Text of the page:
Fall in the Miami Woods

Fall foliage in Miami Woods, Morton Grove Illinois / Darker than Green

Fall isn’t an easy season to love. I suppose for people that love fall, that statement couldn’t be farther from the truth. So I’ll restate and say fall hasn’t been an easy season for me to love. It’s beautiful on the surface, but fall embodies a mortal challenge, an essential question — can we acknowledge and appreciate what we have before it inevitably disappears?

Fall foliage in Miami Woods, Morton Grove Illinois / Darker than Green

A warm-colored fall vista in Miami Woods, Morton Grove Illinois / Darker than Green

Standing on shed bark, Miami Woods, Morton Grove Illinois / Darker than Green

I love spring and summer because they’re warm, full of life, full of promise. Fall’s promise is a brilliant star, bursting violently before petering out. A final flash. A timed test. Fall isn’t easy like spring and summer. Loving fall has been a trial. Some years I lose, some years I win. With age, acceptance has begun to come easier to me, but I still struggle. I still want the warmth and color to last always.

Fall foliage in Miami Woods, Morton Grove Illinois / Darker than Green

Fall foliage in Miami Woods, Morton Grove Illinois / Darker than Green

Fall foliage in Miami Woods, Morton Grove Illinois / Darker than Green

Autumn trees in Miami Woods, Morton Grove Illinois / Darker than Green

There’s something about fall that makes you want to reach out for it. Fall feels like a love you know has changed, you feel it slipping away from you, but all you can do is watch it disappear. Fall feels soft and cruel at the same time. It’s a feathery seedpod, most inviting, but quickly disintegrating even within your lightest grasp.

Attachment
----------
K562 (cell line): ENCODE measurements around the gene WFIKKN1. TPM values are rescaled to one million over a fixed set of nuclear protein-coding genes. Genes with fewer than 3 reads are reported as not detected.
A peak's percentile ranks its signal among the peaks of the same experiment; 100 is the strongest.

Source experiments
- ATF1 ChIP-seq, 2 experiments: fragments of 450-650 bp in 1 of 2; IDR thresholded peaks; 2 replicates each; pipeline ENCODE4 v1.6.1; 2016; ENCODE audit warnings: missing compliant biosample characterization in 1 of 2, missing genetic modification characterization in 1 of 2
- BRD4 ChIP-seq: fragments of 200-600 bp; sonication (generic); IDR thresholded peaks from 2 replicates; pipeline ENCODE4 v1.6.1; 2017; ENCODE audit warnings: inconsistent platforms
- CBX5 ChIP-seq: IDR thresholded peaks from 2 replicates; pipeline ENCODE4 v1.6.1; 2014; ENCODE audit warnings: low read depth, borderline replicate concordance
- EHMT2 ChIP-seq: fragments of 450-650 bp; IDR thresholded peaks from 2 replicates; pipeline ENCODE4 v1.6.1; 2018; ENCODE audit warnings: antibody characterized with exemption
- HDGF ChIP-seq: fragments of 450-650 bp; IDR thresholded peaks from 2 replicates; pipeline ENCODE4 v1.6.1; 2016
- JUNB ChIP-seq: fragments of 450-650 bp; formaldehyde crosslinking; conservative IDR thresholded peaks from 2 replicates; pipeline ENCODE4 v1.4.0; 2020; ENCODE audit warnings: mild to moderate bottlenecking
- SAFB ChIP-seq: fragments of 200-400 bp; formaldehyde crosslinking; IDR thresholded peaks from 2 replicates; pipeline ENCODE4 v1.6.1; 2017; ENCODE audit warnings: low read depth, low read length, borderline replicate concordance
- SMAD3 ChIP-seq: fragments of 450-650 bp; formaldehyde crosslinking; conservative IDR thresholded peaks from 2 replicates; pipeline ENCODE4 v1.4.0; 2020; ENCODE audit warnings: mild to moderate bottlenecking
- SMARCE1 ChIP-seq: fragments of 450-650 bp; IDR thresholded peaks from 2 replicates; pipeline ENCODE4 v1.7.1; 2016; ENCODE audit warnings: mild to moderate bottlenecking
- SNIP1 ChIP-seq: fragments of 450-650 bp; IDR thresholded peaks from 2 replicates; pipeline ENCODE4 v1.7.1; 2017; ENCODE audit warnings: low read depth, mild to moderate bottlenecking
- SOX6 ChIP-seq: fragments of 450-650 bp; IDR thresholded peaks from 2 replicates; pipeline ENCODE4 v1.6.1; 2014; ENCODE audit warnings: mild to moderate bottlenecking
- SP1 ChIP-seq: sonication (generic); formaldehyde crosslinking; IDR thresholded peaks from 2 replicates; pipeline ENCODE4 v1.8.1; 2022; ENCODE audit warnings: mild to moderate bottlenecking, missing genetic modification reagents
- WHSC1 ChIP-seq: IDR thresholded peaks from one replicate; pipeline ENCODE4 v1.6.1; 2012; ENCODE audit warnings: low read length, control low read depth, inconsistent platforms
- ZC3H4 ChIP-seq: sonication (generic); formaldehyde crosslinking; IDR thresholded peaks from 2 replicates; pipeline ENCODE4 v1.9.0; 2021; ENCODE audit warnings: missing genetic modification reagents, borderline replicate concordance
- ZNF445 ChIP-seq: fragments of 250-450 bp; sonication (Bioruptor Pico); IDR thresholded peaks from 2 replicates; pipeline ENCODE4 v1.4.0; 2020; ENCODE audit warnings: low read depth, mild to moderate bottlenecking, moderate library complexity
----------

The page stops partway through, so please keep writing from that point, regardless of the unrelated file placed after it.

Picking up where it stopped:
Feathery autumn grasses in the late afternoon light, Miami Woods, Morton Grove Illinois / Darker than Green

Shed bark of an ash tree, Miami Woods, Morton Grove Illinois / Darker than Green

Large tree without leaves silhouetted against the late afternoon light, Miami Woods, Morton Grove Illinois / Darker than Green

Fall is alive, but you know it won’t be for long. The squirrels hurry, hawks swoop with urgency, late summer wildflowers rush to spread seeds and tuck in for the long night to come. Logic knows the end is right around the corner, but our eyes gobble up the warm prism reflected through every brightly hued leaf. The forest feels alive, more than ever — its gestures wide, its angles active.

Mossy log, Miami Woods, Morton Grove Illinois / Darker than Green

Bent and broken trees in Miami Woods, Morton Grove Illinois / Darker than Green

Bright yellow oak leaves, Miami Woods, Morton Grove Illinois / Darker than Green